'Hiawatha 's Lamentation' by Henry Wadsworth Longfellow
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In those days the Evil Spirits,
All the Manitos of mischief,
Fearing Hiawatha's wisdom,
And his love for Chibiabos,
Jealous of their faithful friendship,
And their noble words and actions,
Made at length a league against them,
To molest them and destroy them.
Hiawatha, wise and wary,
Often said to Chibiabos,
"O my brother! do not leave me,
Lest the Evil Spirits harm you!"
Chibiabos, young and heedless,
Laughing shook his coal-black tresses,
Answered ever sweet and childlike,
"Do not fear for me, O brother!
Harm and evil come not near me!"
Once when Peboan, the Winter,
Roofed with ice the Big-Sea-Water,
When the snow-flakes, whirling downward,
Hissed among the withered oak-leaves,
Changed the pine-trees into wigwams,
Covered all the earth with silence,
Armed with arrows, shod with snow-shoes,
Heeding not his brother's warning,
Fearing not the Evil Spirits,
Forth to hunt the deer with antlers
All alone went Chibiabos.
Right across the Big-Sea-Water
Sprang with speed the deer before him.
With the wind and snow he followed,
O'er the treacherous ice he followed,
Wild with all the fierce commotion
And the rapture of the hunting.
But beneath, the Evil Spirits
Lay in ambush, waiting for him,
Broke the treacherous ice beneath him,
Dragged him downward to the bottom,
Buried in the sand his body.
Unktahee, the god of water,
He the god of the Dacotahs,
Drowned him in the deep abysses
Of the lake of Gitche Gumee.
From the headlands Hiawatha
Sent forth such a wail of anguish,
Such a fearful lamentation,
That the bison paused to listen,
And the wolves howled from the prairies,
And the thunder in the distance
Starting answered "Baim-wawa!"
Then his face with black he painted,
With his robe his head he covered,
In his wigwam sat lamenting,
Seven long weeks he sat lamenting,
Uttering still this moan of sorrow:
"He is dead, the sweet musician!
He the sweetest of all singers!
He has gone from us forever,
He has moved a little nearer
To the Master of all music,
To the Master of all singing!
O my brother, Chibiabos!"
And the melancholy fir-trees
Waved their dark green fans above him,
Waved their purple cones above him,
Sighing with him to console him,
Mingling with his lamentation
Their complaining, their lamenting.
Came the Spring, and all the forest
Looked in vain for Chibiabos;
Sighed the rivulet, Sebowisha,
Sighed the rushes in the meadow.
From the tree-tops sang the bluebird,
Sang the bluebird, the Owaissa,
He is dead, the sweet musician!"
From the wigwam sang the robin,
Sang the robin, the Opechee,
He is dead, the sweetest singer!"
And at night through all the forest
Went the whippoorwill complaining,
Wailing went the Wawonaissa,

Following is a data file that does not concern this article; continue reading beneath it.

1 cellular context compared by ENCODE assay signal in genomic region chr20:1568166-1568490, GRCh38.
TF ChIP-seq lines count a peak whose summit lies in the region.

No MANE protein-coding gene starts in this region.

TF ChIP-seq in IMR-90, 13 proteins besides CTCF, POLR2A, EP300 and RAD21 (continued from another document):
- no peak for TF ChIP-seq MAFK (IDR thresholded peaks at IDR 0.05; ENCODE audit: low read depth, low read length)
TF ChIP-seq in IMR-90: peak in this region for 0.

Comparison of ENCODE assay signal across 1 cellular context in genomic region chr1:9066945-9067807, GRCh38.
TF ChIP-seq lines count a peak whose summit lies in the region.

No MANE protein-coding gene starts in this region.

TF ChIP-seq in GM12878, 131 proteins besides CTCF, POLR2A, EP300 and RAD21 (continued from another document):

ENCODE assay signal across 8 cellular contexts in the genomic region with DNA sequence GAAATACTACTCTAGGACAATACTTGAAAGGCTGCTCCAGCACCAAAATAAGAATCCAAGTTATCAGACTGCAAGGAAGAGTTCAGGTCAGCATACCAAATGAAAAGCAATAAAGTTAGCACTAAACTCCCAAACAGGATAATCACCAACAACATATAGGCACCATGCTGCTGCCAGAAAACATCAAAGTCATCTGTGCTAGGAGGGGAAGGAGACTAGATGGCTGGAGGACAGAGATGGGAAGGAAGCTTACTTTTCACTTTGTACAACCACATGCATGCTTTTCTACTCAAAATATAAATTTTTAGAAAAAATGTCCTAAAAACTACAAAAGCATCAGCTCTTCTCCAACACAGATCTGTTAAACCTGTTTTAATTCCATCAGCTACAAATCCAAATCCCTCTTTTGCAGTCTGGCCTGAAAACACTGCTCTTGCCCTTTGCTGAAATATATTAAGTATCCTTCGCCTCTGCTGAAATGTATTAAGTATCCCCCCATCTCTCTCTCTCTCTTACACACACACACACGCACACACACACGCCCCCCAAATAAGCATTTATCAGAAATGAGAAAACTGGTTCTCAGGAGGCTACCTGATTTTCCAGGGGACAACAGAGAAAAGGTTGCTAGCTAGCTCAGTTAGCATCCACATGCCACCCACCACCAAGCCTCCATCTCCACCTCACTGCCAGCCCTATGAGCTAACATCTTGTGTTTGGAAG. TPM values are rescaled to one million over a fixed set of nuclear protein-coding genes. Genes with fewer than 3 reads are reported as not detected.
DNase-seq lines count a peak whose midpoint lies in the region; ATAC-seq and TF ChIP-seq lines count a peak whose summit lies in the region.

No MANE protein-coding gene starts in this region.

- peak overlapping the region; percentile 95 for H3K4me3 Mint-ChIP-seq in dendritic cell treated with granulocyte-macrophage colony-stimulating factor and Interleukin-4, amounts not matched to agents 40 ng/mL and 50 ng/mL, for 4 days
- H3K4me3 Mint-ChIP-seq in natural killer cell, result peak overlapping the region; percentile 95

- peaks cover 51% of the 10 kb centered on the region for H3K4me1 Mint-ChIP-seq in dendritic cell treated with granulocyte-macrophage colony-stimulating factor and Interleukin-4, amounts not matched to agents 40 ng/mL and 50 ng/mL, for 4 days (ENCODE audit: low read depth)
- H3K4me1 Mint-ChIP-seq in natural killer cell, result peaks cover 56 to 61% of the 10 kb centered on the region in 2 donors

He is dead, the sweet musician!
He the sweetest of all singers!"
Then the Medicine-men, the Medas,
The magicians, the Wabenos,
And the Jossakeeds, the Prophets,
Came to visit Hiawatha;
Built a Sacred Lodge beside him,
To appease him, to console him,
Walked in silent, grave procession,
Bearing each a pouch of healing,
Skin of beaver, lynx, or otter,
Filled with magic roots and simples,
Filled with very potent medicines.
When he heard their steps approaching~,
Hiawatha ceased lamenting,
Called no more on Chibiabos;
Naught he questioned, naught he answered,
But his mournful head uncovered,
From his face the mourning colors
Washed he slowly and in silence,
Slowly and in silence followed
Onward to the Sacred Wigwam.
There a magic drink they gave him,
Made of Nahma-wusk, the spearmint,
And Wabeno-wusk, the yarrow,
Roots of power, and herbs of healing;
Beat their drums, and shook their rattles;
Chanted singly and in chorus,
Mystic songs like these, they chanted.
"I myself, myself! behold me!
`T Is the great Gray Eagle talking;
Come, ye white crows, come and hear him!
The loud-speaking thunder helps me;
All the unseen spirits help me;
I can hear their voices calling,
All around the sky I hear them!
I can blow you strong, my brother,
I can heal you, Hiawatha!"
"Hi-au-ha!" replied the chorus,
"Wayha-way!" the mystic chorus.
Friends of mine are all the serpents!
Hear me shake my skin of hen-hawk!
Mahng, the white loon, I can kill him;
I can shoot your heart and kill it!
I can blow you strong, my brother,
I can heal you, Hiawatha !"
"Hi-au-ha!" replied the chorus,
"Wayhaway!" the mystic chorus.
"I myself, myself! the prophet!
When I speak the wigwam trembles,
Shakes the Sacred Lodge with terror,
Hands unseen begin to shake it!
When I walk, the sky I tread on
Bends and makes a noise beneath me!
I can blow you strong, my brother!
Rise and speak, O Hiawatha!"
"Hi-au-ha!" replied the chorus,
"Way-ha-way!" the mystic chorus.
Then they shook their medicine-pouches
O'er the head of Hiawatha,
Danced their medicine-dance around him;